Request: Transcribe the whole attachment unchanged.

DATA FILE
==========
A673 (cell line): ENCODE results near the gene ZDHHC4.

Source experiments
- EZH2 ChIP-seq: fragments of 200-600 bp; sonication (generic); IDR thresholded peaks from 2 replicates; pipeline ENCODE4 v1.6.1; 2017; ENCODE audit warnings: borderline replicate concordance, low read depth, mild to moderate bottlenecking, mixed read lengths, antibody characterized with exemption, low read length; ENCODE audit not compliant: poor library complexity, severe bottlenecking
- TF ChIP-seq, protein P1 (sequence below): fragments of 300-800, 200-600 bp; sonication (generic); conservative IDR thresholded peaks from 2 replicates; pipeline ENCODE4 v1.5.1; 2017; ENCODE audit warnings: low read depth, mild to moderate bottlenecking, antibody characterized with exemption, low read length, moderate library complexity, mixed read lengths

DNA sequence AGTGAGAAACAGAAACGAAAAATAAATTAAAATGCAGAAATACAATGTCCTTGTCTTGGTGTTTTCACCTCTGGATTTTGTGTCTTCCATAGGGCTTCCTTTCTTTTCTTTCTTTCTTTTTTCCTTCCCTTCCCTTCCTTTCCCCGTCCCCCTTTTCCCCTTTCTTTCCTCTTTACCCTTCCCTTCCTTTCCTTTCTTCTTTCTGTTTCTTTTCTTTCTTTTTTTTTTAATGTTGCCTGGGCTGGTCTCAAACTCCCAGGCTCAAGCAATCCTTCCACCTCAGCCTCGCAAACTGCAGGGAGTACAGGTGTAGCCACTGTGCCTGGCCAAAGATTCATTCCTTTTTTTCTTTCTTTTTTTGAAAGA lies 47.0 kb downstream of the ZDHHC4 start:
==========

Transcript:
A673 (cell line): ENCODE results near the gene ZDHHC4.

Source experiments
- EZH2 ChIP-seq: fragments of 200-600 bp; sonication (generic); IDR thresholded peaks from 2 replicates; pipeline ENCODE4 v1.6.1; 2017; ENCODE audit warnings: borderline replicate concordance, low read depth, mild to moderate bottlenecking, mixed read lengths, antibody characterized with exemption, low read length; ENCODE audit not compliant: poor library complexity, severe bottlenecking
- TF ChIP-seq, protein P1 (sequence below): fragments of 300-800, 200-600 bp; sonication (generic); conservative IDR thresholded peaks from 2 replicates; pipeline ENCODE4 v1.5.1; 2017; ENCODE audit warnings: low read depth, mild to moderate bottlenecking, antibody characterized with exemption, low read length, moderate library complexity, mixed read lengths

DNA sequence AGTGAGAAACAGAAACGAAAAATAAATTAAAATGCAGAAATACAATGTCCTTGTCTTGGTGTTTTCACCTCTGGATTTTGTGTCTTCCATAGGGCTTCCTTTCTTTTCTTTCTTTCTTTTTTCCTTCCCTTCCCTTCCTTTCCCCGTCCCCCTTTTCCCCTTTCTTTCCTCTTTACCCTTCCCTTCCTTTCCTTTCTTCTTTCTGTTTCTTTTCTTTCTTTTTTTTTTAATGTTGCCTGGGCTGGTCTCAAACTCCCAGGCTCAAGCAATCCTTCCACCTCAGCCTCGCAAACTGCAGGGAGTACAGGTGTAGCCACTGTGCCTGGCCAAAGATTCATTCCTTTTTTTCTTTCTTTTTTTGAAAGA lies 47.0 kb downstream of the ZDHHC4 start: